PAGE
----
1st California Condors Return to Reclaim Wild


In a momentous step toward the revival of an endangered species, two zoo-bred California condors were airlifted Thursday into the rugged wilderness of Ventura County to reclaim their prehistoric heritage.

At 8:46 a.m., the first of two helicopters carrying the California condors lifted off from the parking lot at the Los Angeles Zoo, carrying Xewe (pronounced Ga-Wee), a 5-month-old female hatched at the zoo. Forty-nine minutes later, it touched down on a remote sandstone cliff in the Sespe Condor Sanctuary, where the condors will take up residence in a specially constructed cave.

At noon, a second flight carrying Chocuyens (Cho Koo Yenz), a 5-month-old male hatched at the San Diego Wild Animal Park, reached the site. Both California condors were accompanied by two Andean condors.


Biologists hope that within four months, Xewe and Chocuyens will be airborne on their own.

The flights are a triumph for the arduous and controversial $15-million captive-breeding program, launched nearly a decade ago to bring the imposing vulture with its intense red eyes and nine-foot wing span back from the brink of extinction.

The condors returned to the wild Thursday are the vanguard of what scientists hope in eight to 10 years will become two separate condor populations of 100 birds each, one based in the Sespe wilderness, 75 miles northeast of Los Angeles, and the other possibly at the Grand Canyon.

“It’s a tremendous milestone both in a symbolic sense and an actual functional sense,” condor recovery team leader Lloyd Kiff said.

The last wild condor was captured on Easter Sunday, 1987. It marked the first time since continental ice sheets were receding in the Pleistocene era up to 2 million years ago that no condors flew in North America’s skies.

The condors had to be coaxed into their new home. “They’re all bickering a little bit, some hissing and snapping,” said Michael Wallace, curator of birds at the Los Angeles Zoo. “By tomorrow they’ll settle down.”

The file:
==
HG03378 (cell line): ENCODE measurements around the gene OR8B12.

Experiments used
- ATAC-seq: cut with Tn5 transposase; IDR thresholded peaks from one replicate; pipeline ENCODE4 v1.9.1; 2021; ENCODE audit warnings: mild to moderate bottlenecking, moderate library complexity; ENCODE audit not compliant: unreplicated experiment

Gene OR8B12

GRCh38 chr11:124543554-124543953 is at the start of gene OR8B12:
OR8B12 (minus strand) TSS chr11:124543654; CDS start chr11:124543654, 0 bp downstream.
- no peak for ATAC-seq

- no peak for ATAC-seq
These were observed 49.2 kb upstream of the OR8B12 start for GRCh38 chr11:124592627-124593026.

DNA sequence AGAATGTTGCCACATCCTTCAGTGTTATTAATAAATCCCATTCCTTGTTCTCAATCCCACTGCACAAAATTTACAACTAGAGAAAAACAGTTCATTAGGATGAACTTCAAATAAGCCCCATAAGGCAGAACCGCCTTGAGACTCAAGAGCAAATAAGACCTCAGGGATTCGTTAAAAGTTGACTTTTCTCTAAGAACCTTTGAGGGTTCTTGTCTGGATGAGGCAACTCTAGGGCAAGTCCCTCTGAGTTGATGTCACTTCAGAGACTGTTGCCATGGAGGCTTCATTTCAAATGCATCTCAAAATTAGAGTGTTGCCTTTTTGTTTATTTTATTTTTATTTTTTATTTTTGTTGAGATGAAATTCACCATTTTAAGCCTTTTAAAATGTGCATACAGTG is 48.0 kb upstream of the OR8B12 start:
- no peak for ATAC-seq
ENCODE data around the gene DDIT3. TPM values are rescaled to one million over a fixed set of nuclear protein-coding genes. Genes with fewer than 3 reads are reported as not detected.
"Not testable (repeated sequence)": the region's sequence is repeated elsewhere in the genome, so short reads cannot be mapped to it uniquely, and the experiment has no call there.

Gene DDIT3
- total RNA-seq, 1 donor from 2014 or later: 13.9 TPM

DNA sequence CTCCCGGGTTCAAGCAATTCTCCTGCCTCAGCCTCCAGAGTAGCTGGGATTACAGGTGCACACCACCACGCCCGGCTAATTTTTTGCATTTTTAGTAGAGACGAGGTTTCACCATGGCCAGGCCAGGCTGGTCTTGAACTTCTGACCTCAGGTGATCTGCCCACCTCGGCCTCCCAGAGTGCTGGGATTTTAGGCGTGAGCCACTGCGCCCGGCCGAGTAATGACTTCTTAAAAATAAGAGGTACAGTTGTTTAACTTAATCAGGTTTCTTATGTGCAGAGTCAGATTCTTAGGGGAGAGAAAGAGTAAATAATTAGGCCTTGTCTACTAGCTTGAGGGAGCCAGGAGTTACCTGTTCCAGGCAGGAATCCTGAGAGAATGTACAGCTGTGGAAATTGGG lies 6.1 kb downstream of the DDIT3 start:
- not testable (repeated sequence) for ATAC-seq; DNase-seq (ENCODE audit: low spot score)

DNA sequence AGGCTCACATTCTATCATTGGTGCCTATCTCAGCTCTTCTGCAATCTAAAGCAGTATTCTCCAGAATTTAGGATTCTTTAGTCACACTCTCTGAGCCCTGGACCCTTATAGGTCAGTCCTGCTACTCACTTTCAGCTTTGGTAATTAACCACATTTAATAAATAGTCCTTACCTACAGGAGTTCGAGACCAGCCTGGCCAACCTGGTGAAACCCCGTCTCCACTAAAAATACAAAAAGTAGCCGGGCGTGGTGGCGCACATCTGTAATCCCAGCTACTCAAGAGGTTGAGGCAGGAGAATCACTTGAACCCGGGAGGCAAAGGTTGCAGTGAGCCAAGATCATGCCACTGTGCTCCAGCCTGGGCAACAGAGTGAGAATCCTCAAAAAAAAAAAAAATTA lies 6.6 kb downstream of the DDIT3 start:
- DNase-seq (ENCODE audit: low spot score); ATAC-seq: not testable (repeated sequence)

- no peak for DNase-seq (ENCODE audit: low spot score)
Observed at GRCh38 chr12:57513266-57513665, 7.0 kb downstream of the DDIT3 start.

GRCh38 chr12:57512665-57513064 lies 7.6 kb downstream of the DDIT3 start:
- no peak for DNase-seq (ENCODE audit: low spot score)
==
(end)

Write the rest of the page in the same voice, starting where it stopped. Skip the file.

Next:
For the next several months, Chocuyens and Xewe--each weighing 15 pounds and already with wingspans of nearly eight feet--will, along with the two young Andean condors, be confined to a kind of ornithological halfway house, an artificial cave set back from the edge of a cliff in Arundell Canyon.


There, in an area about 15 by 30 feet, they will have limited freedom to get accustomed to their surroundings, including the noises of prowling bears and mountain lions, and the sight of golden eagles, ravens and Andean condors in flight. A solar-powered electric fence will keep predators out.

A net over an open area outside the cave will allow them to explore but prevent them from flying away prematurely, or falling off the 150-foot cliff.

Seven wildlife biologists will live nearby to keep an around-the-clock watch on the birds. The buzzards will be fed ground rat meat and, later, calf carcasses donated by dairy farmers.

The cliff is a historic nesting site for the condors. Winds sweep along the canyon and roll up the face of the cliff, providing a perfect air cushion for the buzzards to try their wings and, eventually, to soar into the skies.

If all goes well, the last and most dramatic step--free flight--will take place in January. “That’s the big payoff,” U.S. Fish and Wildlife service biologist David Clendenen said.

It was the second time an entire species had been removed from the wild, bred in captivity and returned to nature. Three weeks ago, 50 black-footed ferrets were reintroduced to the Wyoming prairie.


There was a certain symmetry in Thursday’s undertaking. Xewe, the first condor returned to the wild, is the daughter of AC-9, the last condor removed from the wild.

Before 1987, condors were shot, poisoned by lead gunshot in carcasses they fed upon, collided with high tension wires and had their habitat shrink. By 1987, condors, which once numbered in the thousands throughout North America, had diminished to 27.

Over the protests of some scientists and the National Audubon Society, the remaining condors were captured and the breeding program was launched at the two zoos. Today there are 52 California condors.

Scientists said Thursday that they fully expect some condors to die. “That’s a fact of the program,” U.S. Fish and Wildlife Service biologist David Ledig said.

But he said the program’s success will hinge on numbers, not on individual birds. Ten to 15 zoo-bred California condors will be released each year. Scientists said 13 Andean condors have been flying in the wild for the last three years as surrogates for the California condor. None have been shot.

Scientists clearly saw larger implications in the condor program. William D. Toone, curator of birds at the San Diego Wild Animal Park, said that Congress is scheduled to vote on renewing the Endangered Species Act in 1993. “This is incredibly important. We need successes like this,” Toone said.


But on Thursday, wildlife biologists were enjoying the day. “We’re actually fairly ecstatic,” Wallace exulted.

Toone, who has spoken passionately of his hopes for the condor’s eventual return to the wild, stood in the parking lot to watch the ascending helicopter, and wept.